All employers have a responsibility to ensure the safest work environment possible for their employees. Schools and school districts have the added obligation of providing a secure, nurturing learning environment for their students. Teacher background checks are a core piece of this equation and a crucial step that schools take to ensure that they are doing their due diligence and living up to their responsibilities. Which background checks do schools typically conduct on their employees?
Not all school background checks are teacher background checks—teachers are just one employee category for a school district. Other categories include administrators (principals and vice principals), custodial staff, kitchen or cafeteria workers, librarians, information technology professionals, and bus drivers.
The employee background checks that schools use to vet different workers vary by position. For instance, for a bus driver, a driving history check is a central part of the background check process; most other education-related jobs won’t require a driving history check.
Teacher background checks are in-depth because teachers are entrusted with educating and watching over kids and teenagers. The potential for abuse or misconduct in these jobs is high, and it is a risk that schools and school districts are eager to avoid. As such, teacher background checks will usually include some mix of the following:
- Criminal history checks. Criminal history searches—whether at the county, state, or federal level—are the central part of most employee background checks for teachers. Schools are looking for a history of violence, sexual abuse, child abuse, or neglect, though other crimes, including drug offenses, may also be red flags. At backgroundchecks.com, we offer the US OneSEARCH, which not only searches 650 million criminal records from across the United States and associated territories but also sex offender registries.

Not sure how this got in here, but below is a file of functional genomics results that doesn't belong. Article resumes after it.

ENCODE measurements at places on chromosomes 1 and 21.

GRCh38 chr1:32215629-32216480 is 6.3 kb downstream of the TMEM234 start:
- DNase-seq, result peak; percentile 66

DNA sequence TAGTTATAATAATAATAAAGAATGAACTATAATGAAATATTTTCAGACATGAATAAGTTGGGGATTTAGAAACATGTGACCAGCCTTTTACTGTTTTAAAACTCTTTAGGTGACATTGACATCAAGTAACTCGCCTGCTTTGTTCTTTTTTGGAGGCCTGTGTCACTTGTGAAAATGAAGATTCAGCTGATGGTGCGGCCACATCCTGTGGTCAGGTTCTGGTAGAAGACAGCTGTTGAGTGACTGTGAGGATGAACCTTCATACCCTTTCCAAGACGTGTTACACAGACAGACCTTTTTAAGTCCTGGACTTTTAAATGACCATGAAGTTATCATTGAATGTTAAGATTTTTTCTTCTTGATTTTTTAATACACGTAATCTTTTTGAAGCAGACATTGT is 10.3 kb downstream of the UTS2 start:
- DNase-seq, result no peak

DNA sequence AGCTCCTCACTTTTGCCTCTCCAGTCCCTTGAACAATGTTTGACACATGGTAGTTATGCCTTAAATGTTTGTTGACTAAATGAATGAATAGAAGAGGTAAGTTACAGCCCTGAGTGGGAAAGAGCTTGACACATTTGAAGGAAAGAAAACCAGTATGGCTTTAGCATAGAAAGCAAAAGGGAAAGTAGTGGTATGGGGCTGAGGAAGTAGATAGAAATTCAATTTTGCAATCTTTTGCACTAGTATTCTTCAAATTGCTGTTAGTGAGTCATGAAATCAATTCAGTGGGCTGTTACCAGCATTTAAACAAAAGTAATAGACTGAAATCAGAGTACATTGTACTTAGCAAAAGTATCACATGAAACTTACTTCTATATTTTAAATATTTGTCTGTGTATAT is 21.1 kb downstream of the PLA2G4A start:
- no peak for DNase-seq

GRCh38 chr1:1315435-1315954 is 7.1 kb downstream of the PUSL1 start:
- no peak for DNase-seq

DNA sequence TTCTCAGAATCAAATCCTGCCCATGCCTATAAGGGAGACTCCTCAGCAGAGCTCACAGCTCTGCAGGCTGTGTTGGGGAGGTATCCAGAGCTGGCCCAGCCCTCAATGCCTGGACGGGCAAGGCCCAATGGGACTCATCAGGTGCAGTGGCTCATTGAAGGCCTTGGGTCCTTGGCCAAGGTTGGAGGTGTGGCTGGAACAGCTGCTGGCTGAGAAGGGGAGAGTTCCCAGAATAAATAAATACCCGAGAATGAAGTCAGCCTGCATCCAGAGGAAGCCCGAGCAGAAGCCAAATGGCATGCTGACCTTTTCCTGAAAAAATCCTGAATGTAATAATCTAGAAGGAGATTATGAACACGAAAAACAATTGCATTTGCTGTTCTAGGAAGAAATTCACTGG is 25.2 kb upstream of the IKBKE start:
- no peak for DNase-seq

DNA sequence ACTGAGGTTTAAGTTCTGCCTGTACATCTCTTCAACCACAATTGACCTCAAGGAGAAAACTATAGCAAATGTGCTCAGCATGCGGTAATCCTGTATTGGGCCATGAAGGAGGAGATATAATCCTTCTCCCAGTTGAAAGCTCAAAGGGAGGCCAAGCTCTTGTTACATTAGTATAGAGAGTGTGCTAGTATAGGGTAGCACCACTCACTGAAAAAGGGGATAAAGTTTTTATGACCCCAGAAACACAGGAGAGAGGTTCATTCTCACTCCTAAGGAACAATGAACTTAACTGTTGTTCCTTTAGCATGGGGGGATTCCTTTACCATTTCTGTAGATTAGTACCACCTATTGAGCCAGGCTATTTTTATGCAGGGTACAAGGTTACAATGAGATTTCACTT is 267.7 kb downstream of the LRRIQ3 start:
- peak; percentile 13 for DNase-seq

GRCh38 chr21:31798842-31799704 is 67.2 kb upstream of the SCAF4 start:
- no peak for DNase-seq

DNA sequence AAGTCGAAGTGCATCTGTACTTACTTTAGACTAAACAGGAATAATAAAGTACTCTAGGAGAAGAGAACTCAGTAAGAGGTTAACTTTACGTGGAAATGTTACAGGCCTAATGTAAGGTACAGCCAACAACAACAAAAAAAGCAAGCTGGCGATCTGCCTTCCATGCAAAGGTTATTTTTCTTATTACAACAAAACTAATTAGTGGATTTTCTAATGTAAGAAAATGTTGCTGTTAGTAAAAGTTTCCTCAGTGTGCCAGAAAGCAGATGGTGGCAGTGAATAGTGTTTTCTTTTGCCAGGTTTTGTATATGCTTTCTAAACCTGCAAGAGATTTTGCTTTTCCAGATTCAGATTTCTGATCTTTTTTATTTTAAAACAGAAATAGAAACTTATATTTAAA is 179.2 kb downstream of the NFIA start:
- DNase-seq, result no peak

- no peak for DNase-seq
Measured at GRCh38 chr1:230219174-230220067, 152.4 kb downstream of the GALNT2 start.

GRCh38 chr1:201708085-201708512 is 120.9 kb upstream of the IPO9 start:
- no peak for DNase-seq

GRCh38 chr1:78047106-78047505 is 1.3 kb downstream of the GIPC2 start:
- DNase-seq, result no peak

- Professional license checks. Teachers must be licensed and certified at the state level to teach in a school environment. Schools will often take steps to verify an applicant’s teacher certification before finalizing a new hire.
- Education verifications. To become a licensed teacher, a professional must have a teaching degree from a college or university. School background checks will often incorporate education verification to check that the education and degree that a teacher claims is genuine.
- Employment history checks. As with most other employee background checks, teachers checks will typically include an employment history check. This background check allows schools to verify past employment listed on a teacher’s resume and get a sense of the teacher’s professional experience. If a teacher was fired from a past job for misconduct, that information will often be revealed by this background check. Schools may also use reference checks, speaking to a teacher’s former employers or colleagues to learn about their teaching style, work ethic, manner with students, and other characteristics.
Other checks may also be a part of the process for teacher screenings. Drug testing is not uncommon, as schools are usually strict drug-free workplaces. Some schools may also request ongoing criminal monitoring for their teachers so that they can be notified if an existing employee is arrested, charged, or convicted of a crime. At backgroundchecks.com, we are proud to offer an affordable ongoing criminal monitoring service for our clients.
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About Michael Klazema The author
Michael Klazema is Chief Marketing Technologist at EY-VODW.com and has over two decades of experience in digital consulting, online product management, and technology innovation. He is the lead author and editor for Dallas-based backgroundchecks.com with a focus on human resource and employment screening developments.